Archive for the ‘ Texas Gubernatorial Race ’ Category

Election Night in Driftwood, TX: Legendary BBQ, Legendary Governor

This story also posted online at The Austin Capital Times: Follow on Twitter: @ATXCapTimes. Follow FreemanSpeaks on Twitter: @FreemanTweets

It could hardly get any more Texas than Governor Rick Perry’s primary election night party at the  legendary Salt Lick BBQ in Driftwood, about 25 miles southwest of Austin and the capitol building Perry still hopes to govern. Believe it or not, Driftwood was already on the map thanks to the Salt Lick before Perry, hundreds of friends and supporters, and a media entourage took over “the pavilion” to await returns in Tuesday’s primary vote.

While waiting the bloggers blogged, the reporters reported, the beer flowed and the brisket and beans more than satisfied. Nothing left to do but top it all off with some peach or blackberry cobbler with ice cream, and wait around for the victory speech. Perry won handily over GOP opponents Kay Bailey Hutchison and Debra Medina, so no surprises there. But it sure was a great excuse for a party and another opportunity for Perry to talk Texas swagger to the voters, the media, and the politicians checking in from the nation’s capitol.

After a few brief introductions – and a slightly flubbed patriotic song rendition by an American Idol contestant from Texas – Governor Perry’s wife, Anita, introduced her husband by describing him as “a man who thinks all day about Texas, a man who dreams about Texas, a man who wakes up and wonders what he can do to make Texas a better place…for our children and our grandchildren.”  Governor Perry took the stage and – after acknowledging Kay Bailey Hutchison’s congratulatory phone call – enjoyed himself immensely, as usual, talking about his favorite subjects: Texas, Texans, and Washington, DC. Here are some of the  more memorable lines from the ever-quotable governor on primary election night:

“There are plenty of people who thought (last year’s presidential election) was a final nail in the coffin of conservatism. But there have been a string of victories lately – in NJ, VA, MA – and now there’s been a victory in TX!”

“From Driftwood, Texas, all the way up to Washington, DC, we’re sending a message to you tonight: Stop messing with Texas!”

“We’re not doing fancy stuff down here but it’s working”

“We gotta stay attuned to the threat of a federal government that keeps trying to overreach, overspend, and overdraw our children’s and grandchildren’s bank accounts”

“It is clear that the Obama administration and their allies aleady have Texas in their crosshairs. I can assure you,  we’re going to get all kinds of special attention down here in the future.”

Perry – well on his way to an unprecedented third term as governor of Texas – closed his remarks with a call for the US government to “retreat to the boundaries set by the 10th amendment.” Needless to say, that left the crowd calling for “four more years” for Perry. And unless his democrat opponent for governor – former Houston mayro Bill White – can top that type of “Don’t Mess with Texas” sentiment, voters here are not likely to send Perry packing in November.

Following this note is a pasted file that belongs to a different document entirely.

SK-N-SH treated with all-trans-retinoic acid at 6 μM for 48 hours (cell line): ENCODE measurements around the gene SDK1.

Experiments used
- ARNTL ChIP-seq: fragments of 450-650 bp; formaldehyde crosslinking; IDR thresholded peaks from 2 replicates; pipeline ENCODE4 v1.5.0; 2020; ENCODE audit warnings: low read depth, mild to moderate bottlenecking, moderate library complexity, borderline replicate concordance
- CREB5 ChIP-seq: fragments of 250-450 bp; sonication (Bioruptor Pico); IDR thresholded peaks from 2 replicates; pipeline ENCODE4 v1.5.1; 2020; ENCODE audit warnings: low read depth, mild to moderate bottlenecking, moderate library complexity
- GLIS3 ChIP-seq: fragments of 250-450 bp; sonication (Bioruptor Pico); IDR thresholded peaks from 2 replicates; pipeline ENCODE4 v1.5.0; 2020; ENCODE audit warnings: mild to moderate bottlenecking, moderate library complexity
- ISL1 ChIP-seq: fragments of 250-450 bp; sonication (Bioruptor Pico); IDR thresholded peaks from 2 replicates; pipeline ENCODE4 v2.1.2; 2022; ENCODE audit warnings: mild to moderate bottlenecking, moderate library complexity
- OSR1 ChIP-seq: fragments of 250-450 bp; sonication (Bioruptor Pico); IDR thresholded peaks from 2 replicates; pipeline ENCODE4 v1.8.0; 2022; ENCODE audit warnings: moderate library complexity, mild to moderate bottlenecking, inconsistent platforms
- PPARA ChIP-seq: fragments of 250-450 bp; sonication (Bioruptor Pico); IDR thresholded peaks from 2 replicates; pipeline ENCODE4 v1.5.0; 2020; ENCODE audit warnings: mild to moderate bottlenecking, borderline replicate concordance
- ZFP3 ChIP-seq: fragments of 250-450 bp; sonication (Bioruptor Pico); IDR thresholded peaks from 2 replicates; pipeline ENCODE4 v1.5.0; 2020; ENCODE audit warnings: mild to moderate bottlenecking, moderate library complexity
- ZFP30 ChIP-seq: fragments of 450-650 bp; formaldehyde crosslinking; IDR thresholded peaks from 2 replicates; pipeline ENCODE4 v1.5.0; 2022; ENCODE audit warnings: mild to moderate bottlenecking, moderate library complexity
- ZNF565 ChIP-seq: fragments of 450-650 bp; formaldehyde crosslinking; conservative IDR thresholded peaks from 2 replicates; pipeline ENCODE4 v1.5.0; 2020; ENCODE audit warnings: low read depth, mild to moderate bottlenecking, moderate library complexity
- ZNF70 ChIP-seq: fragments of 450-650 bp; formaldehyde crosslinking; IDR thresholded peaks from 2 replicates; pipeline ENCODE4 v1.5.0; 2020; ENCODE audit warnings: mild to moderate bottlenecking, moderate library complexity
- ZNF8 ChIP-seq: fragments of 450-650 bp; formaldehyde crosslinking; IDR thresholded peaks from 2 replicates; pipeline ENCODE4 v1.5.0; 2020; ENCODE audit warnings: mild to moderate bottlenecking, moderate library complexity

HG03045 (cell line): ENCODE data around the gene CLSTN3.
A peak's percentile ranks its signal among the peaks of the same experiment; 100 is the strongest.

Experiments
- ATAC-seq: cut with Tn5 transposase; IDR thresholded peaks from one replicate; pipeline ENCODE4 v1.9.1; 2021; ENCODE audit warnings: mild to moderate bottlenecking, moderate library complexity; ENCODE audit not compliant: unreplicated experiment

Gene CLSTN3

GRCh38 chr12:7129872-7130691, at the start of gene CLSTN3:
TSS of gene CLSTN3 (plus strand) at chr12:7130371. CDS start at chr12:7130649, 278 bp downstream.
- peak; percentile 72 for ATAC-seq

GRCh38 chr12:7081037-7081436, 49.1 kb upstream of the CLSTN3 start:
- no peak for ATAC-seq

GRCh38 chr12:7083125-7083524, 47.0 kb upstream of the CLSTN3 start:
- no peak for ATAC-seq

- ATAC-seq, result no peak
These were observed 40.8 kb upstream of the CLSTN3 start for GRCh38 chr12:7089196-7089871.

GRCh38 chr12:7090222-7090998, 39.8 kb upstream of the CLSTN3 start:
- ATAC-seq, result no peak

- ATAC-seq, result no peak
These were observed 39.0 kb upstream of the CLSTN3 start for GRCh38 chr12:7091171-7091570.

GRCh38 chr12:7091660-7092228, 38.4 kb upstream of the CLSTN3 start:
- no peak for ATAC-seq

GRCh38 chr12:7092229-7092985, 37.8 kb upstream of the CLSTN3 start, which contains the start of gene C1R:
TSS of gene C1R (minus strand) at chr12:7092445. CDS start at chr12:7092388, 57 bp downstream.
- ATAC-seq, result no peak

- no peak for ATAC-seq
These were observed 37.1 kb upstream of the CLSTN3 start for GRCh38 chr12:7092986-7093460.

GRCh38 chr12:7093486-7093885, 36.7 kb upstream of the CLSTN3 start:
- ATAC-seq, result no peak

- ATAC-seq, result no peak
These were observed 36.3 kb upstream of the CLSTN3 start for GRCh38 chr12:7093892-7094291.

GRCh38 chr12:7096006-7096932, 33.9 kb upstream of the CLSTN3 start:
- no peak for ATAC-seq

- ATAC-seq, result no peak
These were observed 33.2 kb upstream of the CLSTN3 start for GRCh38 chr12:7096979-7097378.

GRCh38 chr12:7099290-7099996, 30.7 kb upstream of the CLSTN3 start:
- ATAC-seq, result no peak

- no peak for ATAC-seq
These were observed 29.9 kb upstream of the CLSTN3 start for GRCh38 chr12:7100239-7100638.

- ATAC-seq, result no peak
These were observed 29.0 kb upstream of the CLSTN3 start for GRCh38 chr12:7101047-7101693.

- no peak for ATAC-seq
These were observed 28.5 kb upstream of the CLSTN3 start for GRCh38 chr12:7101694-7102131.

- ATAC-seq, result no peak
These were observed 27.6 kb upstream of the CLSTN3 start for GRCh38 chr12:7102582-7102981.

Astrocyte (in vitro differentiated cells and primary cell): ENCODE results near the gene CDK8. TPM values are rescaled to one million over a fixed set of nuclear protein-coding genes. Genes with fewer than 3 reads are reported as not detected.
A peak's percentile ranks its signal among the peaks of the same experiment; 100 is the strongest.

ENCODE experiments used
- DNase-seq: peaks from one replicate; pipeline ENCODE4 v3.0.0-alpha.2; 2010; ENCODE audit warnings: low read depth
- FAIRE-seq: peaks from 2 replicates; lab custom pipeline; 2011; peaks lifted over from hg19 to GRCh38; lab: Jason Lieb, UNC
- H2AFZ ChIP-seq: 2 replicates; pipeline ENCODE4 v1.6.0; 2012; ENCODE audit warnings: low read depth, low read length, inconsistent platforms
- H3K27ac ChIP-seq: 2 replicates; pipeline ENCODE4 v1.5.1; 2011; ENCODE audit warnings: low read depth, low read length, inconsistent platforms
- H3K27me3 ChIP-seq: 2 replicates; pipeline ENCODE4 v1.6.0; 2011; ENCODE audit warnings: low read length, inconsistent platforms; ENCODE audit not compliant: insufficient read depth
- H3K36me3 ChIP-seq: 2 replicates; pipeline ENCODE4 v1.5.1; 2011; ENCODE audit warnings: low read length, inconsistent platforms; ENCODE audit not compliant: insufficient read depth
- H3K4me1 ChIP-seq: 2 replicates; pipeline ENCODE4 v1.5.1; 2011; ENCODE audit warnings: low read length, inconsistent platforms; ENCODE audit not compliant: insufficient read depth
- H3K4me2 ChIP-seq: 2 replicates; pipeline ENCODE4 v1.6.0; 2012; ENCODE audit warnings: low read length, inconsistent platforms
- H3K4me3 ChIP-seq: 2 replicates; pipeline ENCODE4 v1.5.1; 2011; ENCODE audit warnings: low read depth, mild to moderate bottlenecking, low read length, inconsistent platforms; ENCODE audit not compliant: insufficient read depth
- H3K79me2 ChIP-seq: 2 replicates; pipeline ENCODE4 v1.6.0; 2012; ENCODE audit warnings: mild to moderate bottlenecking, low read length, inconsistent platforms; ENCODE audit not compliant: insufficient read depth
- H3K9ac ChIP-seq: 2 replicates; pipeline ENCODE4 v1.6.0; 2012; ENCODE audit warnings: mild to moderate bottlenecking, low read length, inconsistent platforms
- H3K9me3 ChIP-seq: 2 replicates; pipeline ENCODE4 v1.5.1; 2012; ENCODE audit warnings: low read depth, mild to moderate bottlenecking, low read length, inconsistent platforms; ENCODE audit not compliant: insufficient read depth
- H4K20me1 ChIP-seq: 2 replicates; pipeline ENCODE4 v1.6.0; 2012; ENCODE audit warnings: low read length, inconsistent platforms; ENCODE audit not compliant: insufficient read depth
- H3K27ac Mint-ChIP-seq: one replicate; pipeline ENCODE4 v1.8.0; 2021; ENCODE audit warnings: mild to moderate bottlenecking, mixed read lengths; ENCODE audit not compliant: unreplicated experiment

This story also posted online at The Austin Capital Times:  Follow on Twitter: @ATXCapTimes. Follow FreemanSpeaks on Twitter: @FreemanTweets


Political autopsy: Post mortem on Debra Medina interview with Glenn Beck

Medina campaign bumper sticker

I’m sure when Debra Medina got out of bed last Thursday morning, she was pumped for her “15 minutes of fame” on-the-air with Glenn Beck. I’m also sure she never expected to go down in flames so completely in just 10 minutes.

The upside to getting a call from a show like Beck’s is that you get a call from a show like Beck’s. The downside is the risk it doesn’t go well. Debra Medina took that risk and it did not go well. Up to that fatal point, I was like a growing number of Texans; I hadn’t completely made up my mind about Medina as a republican candidate for governor. She did surprisingly well in the first televised debate, no doubt helped unwittingly by the bickering between the two politicians who flanked her. In the second debate, Medina seemed to “drone” a bit and was redundant in places. It was also the first time she appeared not to answer questions directly; Medina instead often digressed into political-speak about her campaign and her supporters rather than speaking directly to the issues raised.

And those are the two things, I believe, that actually did her in while  a guest on Glenn Beck’s air. She did not answer his questions directly, and, her supporters followed up her interview with hostile phone calls on-the-air. Not. Good. Forgetting for a moment whether Medina’s non-answers implied she’s actually a “9/11 truther,” her rambling and indirect responses to all of Glenn Beck’s questions did not reflect well on her or her candidacy. Beck had to ask his first question three times (“Tell me who you are?”) before Medina finally – and rather tersely – replied with a short laundry list: Rancher, wife, mother, businesswoman. By then, the host was well down the path of irritation before he even asked the “big” question about involvement with or support for 9/11 truthers. Medina’s initial response that she’d “never heard that one before” was so disingenuous that I actually laughed out loud.